Are Foster Children Made Better Off by Informal Fostering Arrangements?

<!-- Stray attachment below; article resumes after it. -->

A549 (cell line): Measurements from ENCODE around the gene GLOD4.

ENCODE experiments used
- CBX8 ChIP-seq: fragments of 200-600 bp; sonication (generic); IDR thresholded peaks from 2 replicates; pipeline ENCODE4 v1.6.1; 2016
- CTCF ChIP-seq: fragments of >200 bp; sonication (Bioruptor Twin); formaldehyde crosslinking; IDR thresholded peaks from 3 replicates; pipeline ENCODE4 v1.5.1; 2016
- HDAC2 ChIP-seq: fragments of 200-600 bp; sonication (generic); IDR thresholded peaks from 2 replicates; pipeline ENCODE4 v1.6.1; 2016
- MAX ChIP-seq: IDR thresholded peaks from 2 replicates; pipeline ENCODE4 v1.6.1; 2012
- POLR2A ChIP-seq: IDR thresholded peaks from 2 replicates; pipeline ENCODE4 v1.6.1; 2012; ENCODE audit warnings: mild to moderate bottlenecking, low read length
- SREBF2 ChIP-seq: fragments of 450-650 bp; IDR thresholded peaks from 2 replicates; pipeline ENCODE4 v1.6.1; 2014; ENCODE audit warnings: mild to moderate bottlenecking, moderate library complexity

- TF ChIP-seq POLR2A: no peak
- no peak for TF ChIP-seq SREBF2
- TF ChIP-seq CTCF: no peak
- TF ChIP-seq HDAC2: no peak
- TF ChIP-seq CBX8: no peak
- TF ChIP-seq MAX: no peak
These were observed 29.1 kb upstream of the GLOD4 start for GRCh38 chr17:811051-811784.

Research on the effects of informal child fostering arrangements on the welfare of the children involved highlights cross-country disparities. Why may there be differences across countries with regard to the effects of informal child fostering arrangements? If in all countries reporting a high incidence of foster children Hamilton’s rule applies, then these cross-country differences are puzzling. Our model of child fostering arrangements builds on the fact that a child’s school performance is jointly influenced by his nutrition status and the time he has available at home to develop his learning skills and prepare for national school tests. Given this feature of academic performance, fostering out may become a poor parent’s best option for enhancing his child’s academic excellence, by trading off study time for better nutrition. We show that child fostering arrangements embedding this human capital motive for out-fostering make the foster child better off when nutrition is paramount to a child’s ability to achieve academic excellence.
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